Wednesday, April 17, 2013

A Late Rise of the Intouchables

     Today's wave of at home viewing options washes ashore a drama about string players, the French film that had the highest non-English language box office in the U.S. and worldwide in 2012, and an animated film about protecting childhood.  Let's sift through the sand....

  The Intouchables - This is not the first feature that Olivier Nakache and Eric Toledano have written and directed together, but it is the first to break out internationally on this scale.  The Intouchables did great box office and was also picked as France's official submission to the Oscars last year, although it failed to make the final five.  Many criticized France for choosing this film over Jaques Audiard's Rust and Bone.  I can understand their resistance, this film is not nearly the equal of that masterpiece.  However, The Intouchables is a very good film on its own: touching, poignant, and fun to watch.
     The Intouchables' greatest strength lies in its two lead acting performances from Francois Cluzet (Little White Lies) and Omar Sy (Micmacs).  On the surface it would appear that Cluzet has the more difficult role. It undoubtedly has its challenges.  His character is stuck in a wheelchair and he is limited to what he can express on his face.  He meets every limitation inherent to his performance head on and does a tremendous job in this movie.  Omar Sy, however, may actually outshine him.  Omar has to be ALL of the movement in what basically amounts to a two man show and his physicality never lets you get bored.  He is also gifted with this amazing, shining on-screen charisma that comes across brilliantly in ANY language.
     The story itself has certainly been told before: unconventional caregiver brings new life to invalid patient.  It has rarely been told with this much heart, however.  The script could perhaps have been a little more innovative, but the directors chose to focus on the characters.  Judging by the performances of the leads, this was probably the correct decision...4 1/2 of 5 stars.

  Rise of the Guardians - Early on in 2012, I had a hunch that this film might wind up being the one to beat for Animated Feature at the Oscars this year.  I wound up being really wrong, as it didn't even secure a nomination.  Chock it up to the Academy's aversion to films with a holiday theme.  This bias kept Arthur Christmas out of the running the year before and it was FAR superior to most of the 2011 animated fare.  I personally found rise of the Guardians to be a very good movie, taking a topic loaded with cheese potential and crafting a tale that was full of adventure, excitement, and a childlike sense of wonder, hope, and fun.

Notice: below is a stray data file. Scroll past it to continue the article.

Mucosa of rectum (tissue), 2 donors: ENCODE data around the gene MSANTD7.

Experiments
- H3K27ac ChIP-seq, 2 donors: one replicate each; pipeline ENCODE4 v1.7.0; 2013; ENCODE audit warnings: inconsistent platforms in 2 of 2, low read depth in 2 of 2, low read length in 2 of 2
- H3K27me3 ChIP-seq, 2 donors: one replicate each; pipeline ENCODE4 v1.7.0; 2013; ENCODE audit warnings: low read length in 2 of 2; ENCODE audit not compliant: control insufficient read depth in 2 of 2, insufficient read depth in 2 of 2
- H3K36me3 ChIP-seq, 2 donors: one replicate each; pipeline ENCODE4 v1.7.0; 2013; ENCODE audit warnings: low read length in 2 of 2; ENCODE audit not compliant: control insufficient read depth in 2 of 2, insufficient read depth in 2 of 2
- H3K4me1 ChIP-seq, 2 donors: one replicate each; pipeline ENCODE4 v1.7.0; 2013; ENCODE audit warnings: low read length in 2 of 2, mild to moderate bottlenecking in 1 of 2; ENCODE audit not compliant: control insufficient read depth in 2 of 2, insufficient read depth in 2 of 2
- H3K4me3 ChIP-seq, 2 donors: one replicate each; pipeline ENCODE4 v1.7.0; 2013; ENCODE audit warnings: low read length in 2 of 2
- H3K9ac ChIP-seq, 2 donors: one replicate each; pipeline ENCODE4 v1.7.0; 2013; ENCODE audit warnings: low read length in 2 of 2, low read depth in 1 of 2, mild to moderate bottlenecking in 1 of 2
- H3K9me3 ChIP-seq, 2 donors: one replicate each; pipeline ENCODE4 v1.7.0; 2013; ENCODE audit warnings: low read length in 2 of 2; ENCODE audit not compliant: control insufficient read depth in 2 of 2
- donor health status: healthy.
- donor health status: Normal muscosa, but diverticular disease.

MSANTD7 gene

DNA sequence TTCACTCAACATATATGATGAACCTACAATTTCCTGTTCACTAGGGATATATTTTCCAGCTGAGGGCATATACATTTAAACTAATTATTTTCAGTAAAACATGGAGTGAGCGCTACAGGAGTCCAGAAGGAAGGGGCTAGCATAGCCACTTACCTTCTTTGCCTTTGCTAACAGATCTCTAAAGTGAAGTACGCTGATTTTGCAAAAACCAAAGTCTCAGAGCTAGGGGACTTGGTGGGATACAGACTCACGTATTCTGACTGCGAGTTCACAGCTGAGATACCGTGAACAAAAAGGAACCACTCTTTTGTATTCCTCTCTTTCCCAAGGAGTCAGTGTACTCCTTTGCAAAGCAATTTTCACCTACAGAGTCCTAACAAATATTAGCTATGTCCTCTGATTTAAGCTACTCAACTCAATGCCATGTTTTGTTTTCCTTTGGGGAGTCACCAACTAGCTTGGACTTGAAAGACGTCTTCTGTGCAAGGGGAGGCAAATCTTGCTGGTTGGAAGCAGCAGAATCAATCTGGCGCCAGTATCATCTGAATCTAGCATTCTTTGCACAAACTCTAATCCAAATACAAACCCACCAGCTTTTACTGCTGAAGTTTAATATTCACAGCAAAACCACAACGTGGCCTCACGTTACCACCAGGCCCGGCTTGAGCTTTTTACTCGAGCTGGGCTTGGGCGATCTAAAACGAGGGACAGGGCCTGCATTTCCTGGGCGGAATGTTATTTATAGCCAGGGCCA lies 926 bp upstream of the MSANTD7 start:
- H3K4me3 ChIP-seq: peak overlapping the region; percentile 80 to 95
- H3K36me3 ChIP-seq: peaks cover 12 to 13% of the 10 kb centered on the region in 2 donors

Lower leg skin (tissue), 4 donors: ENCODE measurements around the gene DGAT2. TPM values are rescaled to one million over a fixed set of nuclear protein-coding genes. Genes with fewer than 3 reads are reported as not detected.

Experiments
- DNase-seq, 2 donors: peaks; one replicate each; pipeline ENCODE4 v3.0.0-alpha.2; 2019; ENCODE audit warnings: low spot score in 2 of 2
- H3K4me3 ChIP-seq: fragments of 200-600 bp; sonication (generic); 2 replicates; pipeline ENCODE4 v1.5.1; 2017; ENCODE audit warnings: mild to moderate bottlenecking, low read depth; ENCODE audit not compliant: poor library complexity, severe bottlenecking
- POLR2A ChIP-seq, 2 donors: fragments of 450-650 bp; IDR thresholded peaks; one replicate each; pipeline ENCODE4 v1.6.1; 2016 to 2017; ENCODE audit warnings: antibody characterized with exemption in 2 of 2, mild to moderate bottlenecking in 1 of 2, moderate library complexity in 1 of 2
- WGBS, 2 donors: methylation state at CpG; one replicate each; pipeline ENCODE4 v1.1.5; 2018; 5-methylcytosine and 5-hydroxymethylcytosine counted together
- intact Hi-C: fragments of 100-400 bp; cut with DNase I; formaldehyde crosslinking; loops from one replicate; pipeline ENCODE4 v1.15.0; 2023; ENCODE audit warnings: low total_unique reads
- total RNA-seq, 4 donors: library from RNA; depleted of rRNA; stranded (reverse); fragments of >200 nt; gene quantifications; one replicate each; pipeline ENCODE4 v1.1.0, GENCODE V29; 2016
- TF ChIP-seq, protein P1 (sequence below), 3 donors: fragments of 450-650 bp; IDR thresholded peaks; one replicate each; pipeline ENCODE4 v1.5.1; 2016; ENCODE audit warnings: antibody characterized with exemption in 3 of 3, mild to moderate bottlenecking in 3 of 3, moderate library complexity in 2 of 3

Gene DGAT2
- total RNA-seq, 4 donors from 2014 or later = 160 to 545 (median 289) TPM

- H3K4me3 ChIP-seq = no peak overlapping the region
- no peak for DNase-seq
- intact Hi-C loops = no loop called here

This film is a far cry from Rabbit Hole (even though it has a rabbit), screen writer David Lindsay-Abaire's most well known previous work, but its not his first animated film (he also wrote Robots).  I have not read the source material, but from that position of ignorance, this story seems fresh and very well told.  This was the first directorial effort from successful Art Director Peter Ramsey, but he handles the job like a seasoned professional.
     The cast is full of great voice talent.  Alec Baldwin's voice is unrecognizable under a flawless Russian accent as Santa.  Hugh Jackman is alternately sternly disapproving and, well, warm and fuzzy as The Easter Bunny.  Isla Fischler makes an adorable tooth fairy.  Chris Pine would actually steal the show as Jack Frost if not for the villainous delight with which Jude Law portrays the Boogey Man.  The animators should also be congratulated for giving the silent Sandman as much personality as any of them.
     If you have REALLY little ones, some parts MIGHT be a little scary.  Otherwise, whether you have kids yourself, or just like to indulge your own inner child every now and then, this one is well worth a couple of hours of viewing time...4 1/2 of 5 stars.

  A Late Quartet - This is the debut narrative feature from writer/director Yaron Zilberman who had previously directed the documentary Water Marks.  He seems to handle the job fairly deftly.  There is nothing all that ground breaking about the story itself or the composition of the film, but he does manage to pull the acting ensemble together in perfect harmony.
     Of course, we may have to wait until Mr. Zilberman's next film to discover how much of the credit he deserves, and how much of the finished product resulted from the excellent casting.  Phillip Seymour Hoffman, Catherine Keener, and Christopher Walken all function like the peerless professionals that they are. Working alongside these three it would be easy to get lost in the mix, but Mark Ivanir holds his own with style and confidence.  Imogen Poots and the always delightful Wallace Shawn lend able support.
     In many ways, A Late Quartet is a pretty standard indie drama.  It IS a well told and believable one, however, with an outstanding acting ensemble that works together flawlessly.  If you are a fan of classical music you are in for a real treat as the film is replete with beautifully performed pieces...4 of 5 stars.

     Related Articles: Down With Sinister Lies! (Little White Lies review)

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